Third, the talk of Palestine issue being used as a political constituency in India has preceded India’s Independence. Even in the late 1930s, there were views about Congress siding with the Palestine nationalist movement to retain Muslim support that the Muslim League was weaning away from it. In the post-Independence India, it’s arguable to what extent this has been a foreign policy call bordering on domestic political sensitivities in India. In this context, more recently, one may recall the debate in the early years of this century about India refusing to send troops for international forces in Iraq because the ruling party wasn’t sure about how the Muslim electorate would see such a move.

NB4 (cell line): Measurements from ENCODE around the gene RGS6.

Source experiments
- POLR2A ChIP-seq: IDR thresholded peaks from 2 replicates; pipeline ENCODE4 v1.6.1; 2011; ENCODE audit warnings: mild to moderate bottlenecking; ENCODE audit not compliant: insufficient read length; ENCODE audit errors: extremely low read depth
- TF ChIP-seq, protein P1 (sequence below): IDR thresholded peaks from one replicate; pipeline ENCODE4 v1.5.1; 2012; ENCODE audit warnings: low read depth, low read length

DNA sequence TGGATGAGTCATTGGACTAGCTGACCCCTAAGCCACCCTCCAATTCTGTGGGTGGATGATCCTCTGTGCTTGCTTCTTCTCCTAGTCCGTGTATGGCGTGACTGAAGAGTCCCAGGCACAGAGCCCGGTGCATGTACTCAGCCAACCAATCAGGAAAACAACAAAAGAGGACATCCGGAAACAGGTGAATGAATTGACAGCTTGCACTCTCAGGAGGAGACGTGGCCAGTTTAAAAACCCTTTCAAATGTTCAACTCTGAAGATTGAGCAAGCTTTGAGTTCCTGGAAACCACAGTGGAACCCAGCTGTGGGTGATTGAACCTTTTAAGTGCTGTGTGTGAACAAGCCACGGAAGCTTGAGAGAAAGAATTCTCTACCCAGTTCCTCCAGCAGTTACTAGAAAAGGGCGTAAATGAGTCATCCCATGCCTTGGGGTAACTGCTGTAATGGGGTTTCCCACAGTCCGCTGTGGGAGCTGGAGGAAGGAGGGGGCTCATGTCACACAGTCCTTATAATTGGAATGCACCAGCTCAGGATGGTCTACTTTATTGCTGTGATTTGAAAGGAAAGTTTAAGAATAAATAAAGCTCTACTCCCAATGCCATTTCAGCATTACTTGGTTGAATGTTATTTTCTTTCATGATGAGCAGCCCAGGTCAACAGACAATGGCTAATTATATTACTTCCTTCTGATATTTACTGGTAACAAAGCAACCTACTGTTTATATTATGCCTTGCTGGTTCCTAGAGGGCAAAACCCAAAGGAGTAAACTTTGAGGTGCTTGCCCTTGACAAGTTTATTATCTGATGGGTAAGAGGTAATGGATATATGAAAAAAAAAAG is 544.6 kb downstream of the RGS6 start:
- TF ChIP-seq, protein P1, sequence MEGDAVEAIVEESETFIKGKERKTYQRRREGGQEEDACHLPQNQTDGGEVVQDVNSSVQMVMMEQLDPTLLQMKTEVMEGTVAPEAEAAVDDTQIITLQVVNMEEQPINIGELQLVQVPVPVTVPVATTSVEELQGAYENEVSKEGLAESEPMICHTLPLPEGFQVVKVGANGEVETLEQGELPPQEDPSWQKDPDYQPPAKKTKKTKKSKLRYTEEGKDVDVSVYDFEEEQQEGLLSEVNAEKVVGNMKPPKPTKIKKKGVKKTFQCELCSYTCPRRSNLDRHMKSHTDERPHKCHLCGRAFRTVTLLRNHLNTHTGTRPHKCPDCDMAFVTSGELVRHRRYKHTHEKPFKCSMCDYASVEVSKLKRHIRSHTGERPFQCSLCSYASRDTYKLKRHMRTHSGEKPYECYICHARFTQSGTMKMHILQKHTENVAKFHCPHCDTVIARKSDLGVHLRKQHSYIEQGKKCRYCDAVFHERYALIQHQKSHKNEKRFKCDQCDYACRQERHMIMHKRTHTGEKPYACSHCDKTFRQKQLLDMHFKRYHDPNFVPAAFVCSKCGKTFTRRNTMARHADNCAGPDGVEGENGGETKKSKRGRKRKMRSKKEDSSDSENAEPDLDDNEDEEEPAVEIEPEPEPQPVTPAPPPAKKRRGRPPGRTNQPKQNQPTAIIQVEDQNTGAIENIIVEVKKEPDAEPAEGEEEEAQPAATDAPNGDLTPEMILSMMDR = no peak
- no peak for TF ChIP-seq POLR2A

As far as the Palestine issue is concerned, there have been indications about the critical stand of some sections of Muslim political opinion against closer ties with Israel. In 2003, for instance, when Israeli Prime Minister Ariel Sharon visited India, the visit was met with protests by Muslim groups as well as by some far-left political parties. But no major political party had raised any objection to the visit. 

In broader terms, India’s efforts at striking a balancing act of ties with Israel and extending long-held moral support to Palestinian cause is premised on the fact of delegitimising militant groups that claim to lead Palestinian cause. India’s current response has to be placed in that context while one awaits the external affairs ministry to issue a statement on how India is looking at the war that has introduced one more uncertain element in West Asia geopolitics. 

Moreover, India’s sensitivity on the issue of counter-terrorism is now political common sense as questions of national security have been occupying centrestage in a country surrounded by two hostile neighbours. 

Also see
article imageWhy India’s MEA still hasn’t issued an official statement on Israel-Palestine